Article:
Thousands attend funerals of three slain indigenous leaders
Thousands join the funeral procession for slain school director Emerito Samarca in Surigao del Sur province on Sept. 12. (Photo by Vincent Go)
Philippine Catholic bishops have denounced the government's reported use of militia groups linked to the killings of tribal leaders in the southern part of the country in recent weeks.
In a strongly worded statement, the bishops noted that the government was using paramilitary groups for "counter-insurgency [and] counter-rebellion maneuvers."
"It is their association with the government that can be pernicious," said the statement, released to coincide with the funerals over the weekend of two tribal leaders and a school director who were allegedly murdered by members of the Magahat paramilitary group in Surigao del Sur province on Sept. 1.
As of Sept. 14, some 3,000 Manobo tribal people remained at a sports complex in Surigao del Sur's capital city of Tandag after fleeing their villages for fear of attacks by the Philippine army and paramilitary groups.
In their statement, the bishops noted that while members of paramilitary groups "act with the tacit consent, if not authority of state agents, they cannot be held to account for their actions by the regular channels of accountability and attribution."
The bishops said they are "disturbed profoundly by reports that national leaders have been quick to exonerate the militia group of wrongdoing" in the triple killings in Surigao del Sur on Sept. 1.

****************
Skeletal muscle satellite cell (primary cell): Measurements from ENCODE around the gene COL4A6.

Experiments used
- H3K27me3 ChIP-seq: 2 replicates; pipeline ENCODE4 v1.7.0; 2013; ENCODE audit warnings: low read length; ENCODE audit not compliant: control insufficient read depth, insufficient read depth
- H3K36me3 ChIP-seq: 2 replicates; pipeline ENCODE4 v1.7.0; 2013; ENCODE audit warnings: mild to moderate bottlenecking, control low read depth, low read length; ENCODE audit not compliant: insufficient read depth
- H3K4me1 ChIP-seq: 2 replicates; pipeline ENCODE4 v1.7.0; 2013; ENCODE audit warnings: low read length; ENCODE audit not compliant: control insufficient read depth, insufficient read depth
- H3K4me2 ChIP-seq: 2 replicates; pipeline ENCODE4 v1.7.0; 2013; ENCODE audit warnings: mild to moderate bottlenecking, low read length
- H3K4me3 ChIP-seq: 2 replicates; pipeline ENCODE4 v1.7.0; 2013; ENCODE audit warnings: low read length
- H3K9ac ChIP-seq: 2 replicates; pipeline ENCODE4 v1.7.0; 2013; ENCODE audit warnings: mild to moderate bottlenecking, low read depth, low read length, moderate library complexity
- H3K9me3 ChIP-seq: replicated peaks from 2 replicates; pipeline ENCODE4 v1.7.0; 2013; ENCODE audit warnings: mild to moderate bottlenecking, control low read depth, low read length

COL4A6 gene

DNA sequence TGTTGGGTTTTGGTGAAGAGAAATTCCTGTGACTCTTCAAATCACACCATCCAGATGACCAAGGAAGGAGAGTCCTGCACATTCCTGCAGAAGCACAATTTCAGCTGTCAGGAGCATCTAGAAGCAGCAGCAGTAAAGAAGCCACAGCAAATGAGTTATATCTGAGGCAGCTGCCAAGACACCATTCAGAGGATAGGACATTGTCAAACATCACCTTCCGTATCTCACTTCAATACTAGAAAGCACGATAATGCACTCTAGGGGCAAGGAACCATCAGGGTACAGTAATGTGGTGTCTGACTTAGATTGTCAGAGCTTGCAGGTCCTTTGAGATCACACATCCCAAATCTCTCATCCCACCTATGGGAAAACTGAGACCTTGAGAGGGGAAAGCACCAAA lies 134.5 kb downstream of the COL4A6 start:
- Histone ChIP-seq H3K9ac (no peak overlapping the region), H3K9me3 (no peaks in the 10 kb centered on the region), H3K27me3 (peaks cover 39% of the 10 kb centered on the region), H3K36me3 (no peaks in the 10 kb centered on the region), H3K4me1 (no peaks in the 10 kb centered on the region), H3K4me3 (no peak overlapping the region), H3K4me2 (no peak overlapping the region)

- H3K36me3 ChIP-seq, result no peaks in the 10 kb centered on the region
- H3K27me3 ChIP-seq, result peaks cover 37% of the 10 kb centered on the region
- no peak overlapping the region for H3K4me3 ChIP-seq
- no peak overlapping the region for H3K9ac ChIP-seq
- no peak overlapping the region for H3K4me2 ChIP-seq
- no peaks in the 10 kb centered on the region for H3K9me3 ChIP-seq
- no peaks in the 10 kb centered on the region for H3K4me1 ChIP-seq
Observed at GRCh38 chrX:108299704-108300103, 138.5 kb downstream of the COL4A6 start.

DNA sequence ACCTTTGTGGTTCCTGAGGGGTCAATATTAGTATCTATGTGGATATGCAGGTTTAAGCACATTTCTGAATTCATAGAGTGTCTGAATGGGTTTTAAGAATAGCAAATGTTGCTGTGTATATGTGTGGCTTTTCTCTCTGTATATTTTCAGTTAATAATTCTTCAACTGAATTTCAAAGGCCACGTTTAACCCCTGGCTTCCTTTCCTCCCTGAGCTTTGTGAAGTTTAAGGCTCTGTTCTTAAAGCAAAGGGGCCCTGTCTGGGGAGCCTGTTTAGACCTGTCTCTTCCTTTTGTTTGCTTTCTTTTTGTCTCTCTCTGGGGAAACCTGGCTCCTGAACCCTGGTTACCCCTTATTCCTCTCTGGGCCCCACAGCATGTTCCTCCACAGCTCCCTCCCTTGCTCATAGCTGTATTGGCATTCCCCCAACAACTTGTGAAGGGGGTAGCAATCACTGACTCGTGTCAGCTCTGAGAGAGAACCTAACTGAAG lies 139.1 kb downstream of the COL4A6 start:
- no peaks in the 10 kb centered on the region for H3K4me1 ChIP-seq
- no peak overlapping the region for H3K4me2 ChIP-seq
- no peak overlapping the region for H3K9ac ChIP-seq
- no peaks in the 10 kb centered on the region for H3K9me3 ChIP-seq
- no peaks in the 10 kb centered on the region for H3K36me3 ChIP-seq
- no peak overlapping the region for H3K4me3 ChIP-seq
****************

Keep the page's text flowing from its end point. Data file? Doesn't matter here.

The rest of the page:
"This alarming eagerness to deny culpability does not augur well for truth and for justice," the bishops said in the statement signed by Archbishop Socrates Villegas of Lingayen-Dagupan, president of the bishops' conference.
The bishops said that statements made by government leaders even before an impartial investigation into the killings is done "suggest a refusal to hold accountable those to whom the [Philippine government] so eagerly extends its mantle of protection".
In a Sept. 13 statement, government spokesman Herminio Coloma Jr. said the Department of Justice would investigate the killings.
"We note the statement of the [bishops] on the killing of [indigenous peoples]," Coloma said. "The [Department of Justice] supports the call for an inter-agency probe into the incident," he added.
Thousands attend funeral
Meanwhile, an estimated 8,000 people attended the funeral of slain school director Emerito Samarca in his hometown of Butuan on Sept. 12.
Tribal leaders Dionel Campos and Aurelio Sinzo were laid to rest a day later.
"We will honor the deaths of our recent martyrs through our strong commitment to the truth," said the Unity for Tribal Organization, or Kasalo, in a statement.
"They [the Magahat militia] made a mistake in killing [Samarca, Campos and Sinzo] because instead of intimidating and silencing hundreds of us who directly witnessed the brutal killing ... many are crying for justice," the organization said in the statement.
Clamor for justice
A growing number of people and organizations have joined calls for justice for the killings and displacement of people in Mindanao.
"We hold the government of the Philippines responsible for these crimes, and we demand ... the immediate and total end of these killings," said the Congregation of the Most Holy Redeemer, also known as the Redemptorists, in a Sept. 14 statement.
The congregation expressed its "strongest opposition and denunciation for this continuing and escalating senseless killings."
The Philippine military has repeatedly denied a hand in killings and in organizing and arming paramilitary groups.
Rights group Karapatan says it has already brought to the attention of the United Nations Human Rights Council the killings in Surigao del Sur.
"We are asking the U.N. to investigate and recommend actions to the Philippine government on these issues," said Cristina Palabay, Karapatan secretary-general.
Share your comments